Adoption of Bill 3 regarding Quebec’s municipal pension plans, with new amendments

After an extensive review by a parliamentary committee, Bill 3 was finally adopted by the Quebec National Assembly on December 4, 2014. The committee made a number of changes to the revised bill tabled in October 2014.

We outline the main amendments below. To review the highlights of Bill 3 as presented on June 12 and amended on October 2, see our June 2014 and October 2014 News & Views. The main amendments in the final version are as follows:

1. Current service cost

  • With respect to determining the maximum cost of benefits, an additional increase has been added to those already announced, which are based on the average age and the percentage of female employees in the plan. If, at December 31, 2013, the plan is more than 100% funded, the maximum cost of 18% (20% for police and firefighters) of payroll will be increased by 0.25% for each full percentage point above the 100% ratio. • If active plan members were contributing 35% or less of the plan cost on December 31, 2013, half of the increase required to raise that contribution to 50% must start no later than January 1, 2017, and active plan members must be contributing the full 50% by January 1, 2020.
  • After restructuring, a municipal body may not replace its current service contribution until its share of the deficiency is fully funded.

2. Calculating the deficiency

  • With respect to calculating the portions of the deficiency attributable to active members and to the municipal body, the plan deficiency is reduced by the amount accumulated in the reserve.
  • The municipal body may come to an agreement with active members to increase its portion of the deficit up to 55%. If no such agreement is made, the deficiency is split 50/50. Furthermore, the portion of the deficiency attributable to active members may now be funded not only by reducing benefits, but also by increasing their contribution by as much as 3% of payroll for a maximum period of 5 years.
  • If the plan covered several categories of employees and already used separate accounting, the deficiency may be divided among the different categories in accordance with that separate accounting if a majority of employee categories request it.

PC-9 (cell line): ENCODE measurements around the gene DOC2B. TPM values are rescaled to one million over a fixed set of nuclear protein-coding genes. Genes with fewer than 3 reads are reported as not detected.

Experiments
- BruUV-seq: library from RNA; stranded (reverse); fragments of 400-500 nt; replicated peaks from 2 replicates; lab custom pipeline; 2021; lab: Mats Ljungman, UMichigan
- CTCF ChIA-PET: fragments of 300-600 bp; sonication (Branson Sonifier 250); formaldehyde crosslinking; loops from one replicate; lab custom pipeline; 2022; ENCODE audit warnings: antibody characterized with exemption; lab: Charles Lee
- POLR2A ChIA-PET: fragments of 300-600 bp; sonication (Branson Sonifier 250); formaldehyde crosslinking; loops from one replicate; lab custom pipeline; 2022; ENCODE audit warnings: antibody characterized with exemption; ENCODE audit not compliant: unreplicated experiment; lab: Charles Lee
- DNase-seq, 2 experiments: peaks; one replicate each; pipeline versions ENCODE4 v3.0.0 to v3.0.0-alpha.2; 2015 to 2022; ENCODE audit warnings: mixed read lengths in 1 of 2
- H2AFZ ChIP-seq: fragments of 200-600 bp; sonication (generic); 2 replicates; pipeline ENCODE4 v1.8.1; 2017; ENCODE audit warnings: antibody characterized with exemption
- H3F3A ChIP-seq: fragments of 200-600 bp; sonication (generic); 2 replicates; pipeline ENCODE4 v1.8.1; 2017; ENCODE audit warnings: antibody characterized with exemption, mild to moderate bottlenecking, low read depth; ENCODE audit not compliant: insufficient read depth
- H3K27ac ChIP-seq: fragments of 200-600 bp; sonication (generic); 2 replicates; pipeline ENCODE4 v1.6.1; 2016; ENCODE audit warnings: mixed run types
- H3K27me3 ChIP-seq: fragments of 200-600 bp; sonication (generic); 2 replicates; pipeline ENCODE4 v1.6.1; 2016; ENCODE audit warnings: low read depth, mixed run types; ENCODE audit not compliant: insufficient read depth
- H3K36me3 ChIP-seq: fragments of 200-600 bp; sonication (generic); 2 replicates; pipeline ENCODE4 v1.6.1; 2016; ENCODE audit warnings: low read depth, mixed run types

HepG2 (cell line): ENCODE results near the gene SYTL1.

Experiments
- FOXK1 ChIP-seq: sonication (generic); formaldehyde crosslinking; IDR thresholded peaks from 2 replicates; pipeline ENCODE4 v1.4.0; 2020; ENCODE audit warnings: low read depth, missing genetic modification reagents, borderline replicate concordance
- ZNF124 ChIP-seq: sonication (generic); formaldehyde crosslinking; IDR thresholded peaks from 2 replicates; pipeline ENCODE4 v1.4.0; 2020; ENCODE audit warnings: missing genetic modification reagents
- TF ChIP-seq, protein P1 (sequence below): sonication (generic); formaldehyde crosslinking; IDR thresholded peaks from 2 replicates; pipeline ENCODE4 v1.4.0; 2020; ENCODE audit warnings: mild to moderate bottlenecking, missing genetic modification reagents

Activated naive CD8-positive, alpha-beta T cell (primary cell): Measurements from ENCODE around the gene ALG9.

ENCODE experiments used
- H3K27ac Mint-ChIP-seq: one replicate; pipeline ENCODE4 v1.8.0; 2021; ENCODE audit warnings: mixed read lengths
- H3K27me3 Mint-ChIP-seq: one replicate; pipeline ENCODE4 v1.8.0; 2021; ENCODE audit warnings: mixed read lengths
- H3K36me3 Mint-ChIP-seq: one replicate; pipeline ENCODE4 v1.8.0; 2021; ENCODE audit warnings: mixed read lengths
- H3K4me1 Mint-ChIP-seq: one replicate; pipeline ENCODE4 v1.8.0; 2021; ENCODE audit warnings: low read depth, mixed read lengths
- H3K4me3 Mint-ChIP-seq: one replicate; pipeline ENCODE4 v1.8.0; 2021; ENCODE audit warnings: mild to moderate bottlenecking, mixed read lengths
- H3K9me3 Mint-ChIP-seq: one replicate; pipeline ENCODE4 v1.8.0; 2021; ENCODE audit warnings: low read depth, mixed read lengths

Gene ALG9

• The portion of the deficiency to be shared with retirees is based on the plan’s financial position as at December 31, 2015, or as at December 31, 2013 if the deficiency as at that date was lower. For any actuarial valuation after that of December 31, 2015, surpluses must be used for pension indexing.

3. Additional obligations resulting from amendments

  • The condition that no additional obligation could be created before restoration of the indexation for pre‑2014 service has been eliminated. However, surplus assets may not be used to fund an improvement until the indexing for retirees has been restored for the period elapsed since the last valuation and the period remaining until the next actuarial valuation, and until provision has been made for future indexing for retirees.

4. Possible postponement

  • For plans that have achieved a funding level of 80%, the conditions with respect to postponing implementation of the maximum plan cost have been reformulated. If the actuarial valuation as at December 31, 2013 shows that the current service contribution is less than 18% (20% for police and firefighters), with the percentage being increased based on the average age, funding level and percentage of female employees, the plan is eligible to postpone the implementation.

What must be done in the short term

  • For all plans, an actuarial valuation as at December 31, 2013 must still be filed no later than December 31, 2014.
  • The municipal council must hold a sitting no later than January 19, 2015. A public notice must be issued 14 days before the date of the sitting, i.e., no later than January 5, 2015.
  • For plans that are not eligible for postponement, negotiations must start no later than February 1, 2015.

Conclusion

Our analysis of these amendments shows that they bring a certain flexibility to the bill as adopted, but also greater complexity. It will thus be important to monitor future developments in order to measure the precise impact of all these measures on pension plans in Quebec’s municipal sector.